After I repositioned the mask, and determined I hadn’t done anything untoward in my pants, I gathered up my acid-soaked, plastic-wrapped rags, and backed the hell outta there. I stripped off the protective gear and got dressed, and we waited for the day shift to arrive at 7 to take over. By then, both of us had developed some unusual breathing symptoms, and we were eager for diagnosis and reassurance.

The Project Manager was understandably nervous about the problem (it was his idea to use the nitric acid) and dispatched us to the hospital for checking over. The problem, as it turned out, was that nitric acid and steel produce fumes that can cause severe lung damage and even death. (

According to the doctor who examined us, the solution was copious amounts of beer administered by cheap floozies. Years later I discovered this was not true. Floozies are never cheap – there’s always a price to be paid.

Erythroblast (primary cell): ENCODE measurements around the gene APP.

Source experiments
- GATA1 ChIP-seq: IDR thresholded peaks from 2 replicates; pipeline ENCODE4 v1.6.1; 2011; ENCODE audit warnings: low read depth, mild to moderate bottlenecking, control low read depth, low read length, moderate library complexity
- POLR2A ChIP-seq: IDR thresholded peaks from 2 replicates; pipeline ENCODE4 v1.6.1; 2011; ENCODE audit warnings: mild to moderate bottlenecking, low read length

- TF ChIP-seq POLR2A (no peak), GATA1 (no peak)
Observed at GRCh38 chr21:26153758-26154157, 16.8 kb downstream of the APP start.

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I died, once.

First things first – there is no white light. Forget it. It just gets dark and silent.

Second thing – after it was all over, my heart doctor told me that death was one of the possible side effects of the drugs they had me on. Why do you suppose he didn’t tell me that before I died?

Third thing – OK, so I’m alive again. Death, apparently, is reversible.

Anne, my wife, was at work, and she had the car. I worked from home, and some mornings I would get right to it at 6 AM, and then shower at lunch time. Or not, depending on who might have to physically interface with me that day. This was one of those late-shower days. I’m finishing up in the shower and surprisingly tired. Noting that I wasn’t that dirty to start with, I figured it had to be something other than the effort to scrub.